Alberta’s Agriculture Financial Services Corporation (AFSC) said on Wednesday 1,289 new hail claims were created last week, while 3,089 hail claims are currently waiting for an inspector.
AFSC, the Crown corporation with a private sector board of directors that provides farmers, agribusiness and other small businesses loans, crop insurance and farm income disaster assistance, also noted in a statement that a total of 636 claims were completed for the week of Aug. 2 to 8. Eighty per cent of these claims were inspected within 31 days of reporting, AFSC said, but warned that future wait times may be different based on the number of outstanding claims.
To date, 3,213 “hail, pre-harvest and wildlife insurance claims” are currently waiting for an adjuster, while inspection has been completed for 3,591 claims. A total of 1,103 claims are in process with an adjuster and 377 are pending or deferred.
Of those waiting for an adjuster, 548 claims were in Alberta’s central region, 126 in the north, 520 in the Parkland region and 2,019 in the south. Of those in process with an adjuster, 224 are in the central region, 44 in the north, 255 in the Parkland region and 580 in the south. For the 377 pending or deferred claims, 93 are in the central region, 34 in the north, 119 in Parkland and 131 in the south.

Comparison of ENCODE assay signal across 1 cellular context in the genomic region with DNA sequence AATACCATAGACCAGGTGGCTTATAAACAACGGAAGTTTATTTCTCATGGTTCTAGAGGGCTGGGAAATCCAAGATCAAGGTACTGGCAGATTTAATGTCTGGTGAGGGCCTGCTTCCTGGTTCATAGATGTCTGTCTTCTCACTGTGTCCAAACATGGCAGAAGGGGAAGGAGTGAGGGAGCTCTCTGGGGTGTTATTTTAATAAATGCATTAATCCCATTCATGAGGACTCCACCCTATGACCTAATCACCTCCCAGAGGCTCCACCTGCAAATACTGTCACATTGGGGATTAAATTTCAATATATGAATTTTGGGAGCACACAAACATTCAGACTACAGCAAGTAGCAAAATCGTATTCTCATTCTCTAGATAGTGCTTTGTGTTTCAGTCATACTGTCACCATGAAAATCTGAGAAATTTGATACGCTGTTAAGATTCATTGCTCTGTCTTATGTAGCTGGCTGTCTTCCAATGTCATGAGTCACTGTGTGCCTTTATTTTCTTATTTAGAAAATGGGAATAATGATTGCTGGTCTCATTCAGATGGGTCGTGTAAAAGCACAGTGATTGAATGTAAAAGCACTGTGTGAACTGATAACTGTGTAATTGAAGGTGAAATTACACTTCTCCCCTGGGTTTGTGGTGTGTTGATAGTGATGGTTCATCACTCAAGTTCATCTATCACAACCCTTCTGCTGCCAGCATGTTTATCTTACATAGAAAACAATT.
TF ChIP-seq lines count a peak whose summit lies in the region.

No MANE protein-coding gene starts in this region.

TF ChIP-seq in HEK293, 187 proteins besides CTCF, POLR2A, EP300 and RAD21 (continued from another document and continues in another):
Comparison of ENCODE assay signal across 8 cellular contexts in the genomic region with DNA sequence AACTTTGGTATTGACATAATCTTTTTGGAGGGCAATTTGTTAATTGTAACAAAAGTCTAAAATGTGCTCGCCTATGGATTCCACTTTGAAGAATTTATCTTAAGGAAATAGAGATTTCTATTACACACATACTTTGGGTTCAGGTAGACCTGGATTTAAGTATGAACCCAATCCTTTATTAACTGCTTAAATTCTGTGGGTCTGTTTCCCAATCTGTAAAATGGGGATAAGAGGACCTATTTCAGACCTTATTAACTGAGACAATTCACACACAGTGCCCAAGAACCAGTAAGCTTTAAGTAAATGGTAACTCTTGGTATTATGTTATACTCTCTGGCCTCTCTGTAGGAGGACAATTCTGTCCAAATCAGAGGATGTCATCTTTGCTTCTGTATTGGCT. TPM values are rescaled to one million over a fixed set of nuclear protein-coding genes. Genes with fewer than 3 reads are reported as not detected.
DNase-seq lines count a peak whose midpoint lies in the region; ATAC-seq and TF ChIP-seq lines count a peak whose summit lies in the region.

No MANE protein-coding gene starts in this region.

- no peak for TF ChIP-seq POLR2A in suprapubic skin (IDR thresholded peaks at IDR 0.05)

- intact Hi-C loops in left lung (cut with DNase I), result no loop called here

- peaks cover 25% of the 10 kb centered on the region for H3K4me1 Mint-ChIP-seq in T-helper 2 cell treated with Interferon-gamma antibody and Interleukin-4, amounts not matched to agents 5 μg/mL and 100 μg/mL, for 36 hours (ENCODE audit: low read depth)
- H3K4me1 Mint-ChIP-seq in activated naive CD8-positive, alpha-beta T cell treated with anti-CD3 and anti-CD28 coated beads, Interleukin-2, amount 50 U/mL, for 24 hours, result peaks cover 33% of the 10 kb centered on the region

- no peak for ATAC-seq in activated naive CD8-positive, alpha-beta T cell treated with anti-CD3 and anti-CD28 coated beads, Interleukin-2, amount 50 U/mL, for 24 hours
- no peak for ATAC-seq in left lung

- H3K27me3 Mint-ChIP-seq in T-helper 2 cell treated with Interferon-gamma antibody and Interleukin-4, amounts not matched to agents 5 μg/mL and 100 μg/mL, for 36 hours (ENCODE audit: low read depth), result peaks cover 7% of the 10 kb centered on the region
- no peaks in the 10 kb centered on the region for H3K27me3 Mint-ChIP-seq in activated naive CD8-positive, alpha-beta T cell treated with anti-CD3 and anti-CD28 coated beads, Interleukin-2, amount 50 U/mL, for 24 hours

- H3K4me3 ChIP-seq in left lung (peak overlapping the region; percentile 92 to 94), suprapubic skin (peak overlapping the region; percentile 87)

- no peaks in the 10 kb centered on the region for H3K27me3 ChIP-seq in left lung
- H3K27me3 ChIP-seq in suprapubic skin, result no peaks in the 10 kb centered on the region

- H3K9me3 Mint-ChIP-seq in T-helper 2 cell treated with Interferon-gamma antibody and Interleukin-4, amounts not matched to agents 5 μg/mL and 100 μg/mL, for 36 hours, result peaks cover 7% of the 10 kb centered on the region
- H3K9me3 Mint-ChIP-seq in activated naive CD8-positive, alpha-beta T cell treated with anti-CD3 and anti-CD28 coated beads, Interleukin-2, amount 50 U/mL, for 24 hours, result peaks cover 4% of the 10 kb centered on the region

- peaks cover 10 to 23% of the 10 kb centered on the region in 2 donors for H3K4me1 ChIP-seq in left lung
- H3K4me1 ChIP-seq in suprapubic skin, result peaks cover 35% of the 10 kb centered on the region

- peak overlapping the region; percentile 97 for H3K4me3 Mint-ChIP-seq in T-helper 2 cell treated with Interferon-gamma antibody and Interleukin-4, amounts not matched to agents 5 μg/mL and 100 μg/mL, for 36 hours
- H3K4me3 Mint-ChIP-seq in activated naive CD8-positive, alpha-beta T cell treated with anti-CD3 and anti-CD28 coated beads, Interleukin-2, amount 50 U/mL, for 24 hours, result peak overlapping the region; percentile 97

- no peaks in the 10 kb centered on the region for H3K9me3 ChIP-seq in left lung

Inspection has been completed for 3,591 claims – 947 in the central region, 94 in the north, 1,470 in Parkland and 1,080 in the south.
AFSC said in the statement that it prioritizes claims based on several factors, including inspection type, storm date, crop type and crop stage. “AFSC may delay an inspection until the extent of damage and recovery is evident,” the statement said, adding that longer wait times should be expected when claim numbers are high.
In late July, the Insurance Bureau of Canada reported that a severe storm that swept across the Prairies in June resulted in more than an estimated $50 million in insured damage, based on an estimate from Catastrophe Indices and Quantification Inc. The warm, humid air mass that crossed the region between June 28 and 30 resulted in multiple severe thunderstorms, heavy rainfall causing localized flooding, strong winds gusting over 100 kilometres per hour, intense lightning, significant hail in Okotoks and a small tornado near Ponoka, Alta.
PCS Canada reported that “a storm event with flooding, hail and wind from June 28 to June 30 in Alberta” cost an estimated $70.44 million in insured property damage. PCS Canada said that the majority of claims were the result of hail damage to vehicles, residences and commercial buildings.